In finance, the yield on a security is a measure of the ex-ante return to a holder of the security. It is one component of return on an investment, the other component being the change in the market price of the security. It is a measure applied to fixed income securities, common stocks, preferred stocks, convertible stocks and bonds, annuities and real estate investments.

There are various types of yield, and the method of calculation depends on the particular type of yield and the type of security. Because of these differences, yield comparisons between different types of financial products should be treated with caution.

Fixed income securities

Main article: Bond valuation

The coupon rate (or nominal rate) on a fixed income security is the interest that the issuer agrees to pay to the security holder each year, expressed as a percentage of the security's principal amount (par value).[1][2][3]

The current yield is the ratio of the annual interest (coupon) payment and the bond's market price.[4][5]

The yield to maturity is an estimate of the total rate of return anticipated to be earned by an investor who buys a bond at a given market price, holds it to maturity, and receives all interest payments and the payment of par value on schedule.[6] Unlike current yield, it takes into account the payment of principal to the bondholder when the bond matures.

For bonds with embedded call or put options:

Par yield assumes that the security's market price is equal to par value (also known as face value or nominal value).[8] It is the metric used in the U.S. Treasury's daily official "Treasury Par Yield Curve Rates".[9]

Preferred shares

The dividend rate is the total amount of dividends paid in a year, divided by the principal value of the preferred share. The current yield is those same payments divided by the preferred share's market price.[10] If the preferred share has a maturity or call provision (which is not always the case), yield to maturity and yield to call can be calculated.

Common shares

The current dividend yield is the annualized cash dividend (in dollars, RMB, Yen, etc.) divided by the current market price of one share.[11] Most web sites and reports are updated with the expected future year's payments, not the past year's.

REITs, royalty trusts, income trusts, annuities

Distribution yields from REITs, royalty trusts, income trusts and annuities often include return of capital, cash that exceeds the income earned.[citation needed]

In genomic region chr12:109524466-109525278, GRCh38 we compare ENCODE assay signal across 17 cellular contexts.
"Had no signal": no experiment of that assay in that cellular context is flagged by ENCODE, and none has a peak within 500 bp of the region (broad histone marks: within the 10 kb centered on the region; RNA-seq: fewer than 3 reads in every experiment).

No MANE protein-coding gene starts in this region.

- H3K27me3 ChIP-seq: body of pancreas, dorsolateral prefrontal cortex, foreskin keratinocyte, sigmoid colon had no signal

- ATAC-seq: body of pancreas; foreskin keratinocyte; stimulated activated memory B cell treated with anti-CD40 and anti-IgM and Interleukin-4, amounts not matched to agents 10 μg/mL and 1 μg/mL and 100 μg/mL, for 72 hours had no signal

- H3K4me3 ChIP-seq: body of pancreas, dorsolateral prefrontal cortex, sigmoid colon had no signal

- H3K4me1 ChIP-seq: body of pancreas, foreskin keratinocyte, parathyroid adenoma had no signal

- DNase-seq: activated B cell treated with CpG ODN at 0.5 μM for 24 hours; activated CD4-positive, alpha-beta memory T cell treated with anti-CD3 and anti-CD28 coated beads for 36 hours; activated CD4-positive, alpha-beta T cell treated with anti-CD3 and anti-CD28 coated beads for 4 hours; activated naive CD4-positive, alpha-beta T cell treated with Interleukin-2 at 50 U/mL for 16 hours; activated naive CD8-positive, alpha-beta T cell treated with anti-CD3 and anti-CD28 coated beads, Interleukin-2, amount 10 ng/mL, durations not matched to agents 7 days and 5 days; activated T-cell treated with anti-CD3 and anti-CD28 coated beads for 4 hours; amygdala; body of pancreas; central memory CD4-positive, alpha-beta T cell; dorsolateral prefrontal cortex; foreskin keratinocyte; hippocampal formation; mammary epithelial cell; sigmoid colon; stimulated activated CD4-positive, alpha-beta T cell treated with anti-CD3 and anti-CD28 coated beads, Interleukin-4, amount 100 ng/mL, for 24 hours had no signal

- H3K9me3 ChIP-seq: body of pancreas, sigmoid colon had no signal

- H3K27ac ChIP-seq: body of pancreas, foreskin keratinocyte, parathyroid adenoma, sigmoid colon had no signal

Real estate and property

Several different yields are used as measures of a real estate investment, including initial, equivalent and reversionary yields.

Initial yield is the annualised rents of a property expressed as a percentage of the property value.[12] E.g. £100,000 passing rent per annum £1,850,000 valuation 100000/1850000 = 0.054 or 5.4%

Reversionary yield is the anticipated yield to which the initial yield will rise (or fall) once the rent reaches the ERV.[13] E.g. £150,000 ERV per annum £1,850,000 valuation 150000/1850000 = 0.081 or 8.1%

Equivalent yield lies somewhere in between the initial yield and reversionary yield, it encapsulates the DCF of the property with rents rising (or falling) from the current annualised rent to the underlying estimated rental value (ERV) less costs that are incurred along the way. The discount rate used to calculate the net present value (NPV) of the DCF to equal zero is the equivalent yield, or the IRR.[14]

The calculation not only takes into account all costs, but other assumptions including rent reviews and void periods. A trial and error method can be used to identify the equivalent yield of a DCF, or if using Excel, the goal seek function can be used.[citation needed]

Factors affecting the yield

All financial instruments compete with each other in the financial markets. Investor perceptions of risk influence the yield they require to justify investment in a particular security. Higher yields allow owners to recoup their investments sooner, and so lessen risk. All other things being equal, the weaker the credit rating of the issuer, the higher the yield must be. This reflects the tendency for investors to require compensation for the additional risk that the issuer may default on its obligations to pay interest and repay the principal at par value.[15]